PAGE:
Creative Accounting

An intriguing tale of art and money

holly-williams

Holly Williams, The Curators’ Department

Holly Williams is the curator behind Creative Accounting – a touring exhibition set to open at UQ Art Museum on 12 November. We caught up with Holly to find out more about this intriguing meeting of contemporary art, money, aesthetics and perceived value, as well as her thoughts on finding a way into the curatorial field.

Q: Your exhibition Creative Accounting uses contemporary art to look at ideas about money, currency, and exchange. What was the impetus for curating and touring this exhibition now?
A: In the past couple of thousand years there have been relatively minor changes in what we visually recognise as money – be it as fiat currency (created by law or a central bank for example) or commodity money (created from a commodity such as gold). We are now living through this moment when the material expression of money is diminishing to such a point that, in the space of a few years, it could be entirely within a digital network. Money has such a rich history as a visual device, when we look to banknotes for example, we are engaging in the history of design, of trust, of propaganda and of technological advancement. However, for me, part of the show was about finding artists who interrogated money through material expression. Along with virtual currencies, computing technology had driven a tremendous velocity in the global economic system which makes it seem even more elusive to tangible understanding, so in some ways the show is a kind of homage to something that has been a familiar part of our lives for thousands of years.

Q: In the catalogue essay you write that one of the intentions of the exhibition was to capitalise on the material nature of artworks in “helping to re-imagine or reawaken our relationship with it [money]”. Can you expand a little further on this idea?
A: The economic system is something so pervasive it’s almost overlooked; even though effectively it’s a construct we all tacitly agree to participate in. I was struck by how little reflection there is on this day-to-day, especially an underlying assumption that there must be some mathematical truth or rationality underpinning it, whereas it’s deeply subjective and highly susceptible to moods and preferences at both macro and micro levels. So I’m really interested in the idea of piercing the bubble of habitual understanding of what money is and the perceived inseparability of the economic system in our daily lives.

Several things point to this, such as Melanie Gilligan’s Self Capital where she has created an embodied figure of the global economy as a middle-aged woman having a nervous breakdown – this may in fact be a more accurate way to draw the economy over the mathematical models that many economists rely on.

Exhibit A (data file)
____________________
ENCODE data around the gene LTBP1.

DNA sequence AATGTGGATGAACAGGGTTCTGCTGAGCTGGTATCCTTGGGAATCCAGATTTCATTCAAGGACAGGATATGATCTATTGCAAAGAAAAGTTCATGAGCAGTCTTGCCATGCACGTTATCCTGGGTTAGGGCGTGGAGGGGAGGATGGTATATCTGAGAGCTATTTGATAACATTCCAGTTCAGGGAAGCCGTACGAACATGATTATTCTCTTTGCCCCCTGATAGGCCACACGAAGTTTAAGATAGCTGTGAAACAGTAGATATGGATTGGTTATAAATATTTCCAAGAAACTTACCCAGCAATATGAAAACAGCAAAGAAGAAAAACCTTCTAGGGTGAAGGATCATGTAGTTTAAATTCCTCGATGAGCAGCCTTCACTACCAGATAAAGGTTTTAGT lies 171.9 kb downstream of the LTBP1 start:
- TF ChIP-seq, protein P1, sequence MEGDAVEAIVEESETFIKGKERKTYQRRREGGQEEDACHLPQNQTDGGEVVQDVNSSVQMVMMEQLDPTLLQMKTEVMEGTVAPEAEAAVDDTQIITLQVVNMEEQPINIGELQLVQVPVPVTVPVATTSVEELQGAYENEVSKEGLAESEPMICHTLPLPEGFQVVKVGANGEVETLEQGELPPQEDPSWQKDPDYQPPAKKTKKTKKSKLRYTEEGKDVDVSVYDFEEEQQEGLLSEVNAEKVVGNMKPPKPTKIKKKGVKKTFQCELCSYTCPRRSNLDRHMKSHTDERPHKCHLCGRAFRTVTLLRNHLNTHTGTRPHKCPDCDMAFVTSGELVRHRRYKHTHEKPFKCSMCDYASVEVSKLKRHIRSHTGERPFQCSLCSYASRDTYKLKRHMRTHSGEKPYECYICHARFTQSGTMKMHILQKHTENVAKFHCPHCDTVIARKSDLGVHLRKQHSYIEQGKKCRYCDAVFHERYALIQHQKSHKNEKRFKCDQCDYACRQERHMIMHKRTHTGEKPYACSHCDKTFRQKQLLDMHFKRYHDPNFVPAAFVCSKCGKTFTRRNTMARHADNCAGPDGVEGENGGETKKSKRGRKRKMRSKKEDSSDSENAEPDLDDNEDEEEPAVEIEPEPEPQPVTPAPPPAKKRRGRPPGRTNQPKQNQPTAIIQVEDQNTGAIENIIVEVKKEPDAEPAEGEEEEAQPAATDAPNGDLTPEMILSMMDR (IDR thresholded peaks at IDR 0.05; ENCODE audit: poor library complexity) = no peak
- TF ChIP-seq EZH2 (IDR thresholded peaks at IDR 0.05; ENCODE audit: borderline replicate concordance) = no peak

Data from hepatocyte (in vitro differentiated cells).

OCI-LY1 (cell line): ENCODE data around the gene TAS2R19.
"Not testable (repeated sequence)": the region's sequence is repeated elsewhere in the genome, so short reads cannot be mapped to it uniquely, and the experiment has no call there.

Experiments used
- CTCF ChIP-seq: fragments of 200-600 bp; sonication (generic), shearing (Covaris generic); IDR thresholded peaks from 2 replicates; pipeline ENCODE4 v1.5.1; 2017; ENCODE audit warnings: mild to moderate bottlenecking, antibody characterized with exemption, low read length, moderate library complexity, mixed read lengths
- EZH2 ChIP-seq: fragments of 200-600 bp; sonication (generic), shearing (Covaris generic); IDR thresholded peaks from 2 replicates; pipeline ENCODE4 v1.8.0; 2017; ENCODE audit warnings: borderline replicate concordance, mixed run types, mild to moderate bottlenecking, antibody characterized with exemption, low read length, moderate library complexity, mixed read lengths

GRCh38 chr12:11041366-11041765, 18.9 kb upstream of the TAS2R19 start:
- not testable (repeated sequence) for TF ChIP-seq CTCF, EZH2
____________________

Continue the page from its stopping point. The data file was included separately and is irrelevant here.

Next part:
Q: Currency and art are similar in that they rely on a shared sense of their perceived values to be effective – they need to be believed to exist. How have artists in the exhibition approached this similarity?
A: This exhibition has been touring through several regional areas and one of the most provocative works in the show has turned out to be Christine McMillan’s Firewood. One Tonne, which embodies that question. As the title suggests, the work comprises a tonne of firewood. I curated it into the Installation Contemporary Program at the Sydney Contemporary Art Fair last year and got to hear the art-world audience response to the work (“It’s not art!”) and now I’ve been able to hear the regional-town audience response to the work (also “It’s not art!”) – because there is a gap in seeing and the leap of faith required for a shift in perceived value. To me this work is so interesting because upon closer inspection you can see that Christine has hand-polished one side of each of the logs of wood that comprise the tonne to reveal beautiful rich wood grain. The work embodies so many different kinds of values – aesthetic value over useful value, scarcity value, and the value of attention. It also represents the drivers of capitalism to add value to a raw material through labour.

Q: You work for and co-founded The Curators’ Department. What inspired you to establish an organisation like this?
A: Primarily, it was about being able to work in a more nimble and responsive way. Although I and the two other founding directors – Glenn Barkly and Ivan Muniz Reed – have different focus areas, we could see the positive potential that working together could bring, beyond being individual freelance curators. Our business model is deliberately diverse (as are our clients), but we could see the value our combined curatorial expertise and experience could bring to the work we do.

Q: What advice would you give to emerging curators?
A: My pathway to curating came from being a practising artist and working on artist-run spaces such as First Draft and Runway. Probably my main advice would be to see a lot of things and to meet a lot of people – artists, curators and specialists in other fields. I think the idea of clocking up 10,000 hours of seeing exhibitions is a good one in terms of training your eye, knowing what’s happening with contemporary practices and being in the right place to meet interesting people.

Creative Accounting runs from 12 November until 26 February 2017. Join Curator Holly Williams on Friday 11 November at 5.00 pm for a panel discussion with UQ Professor of Economics Flavio Menezes and artists Andrew Hurle and Joachim Froese, mediated by UQ Art Museum’s Holly Arden. The exhibition opening will be held immediately after the panel discussion from 6.15 pm.

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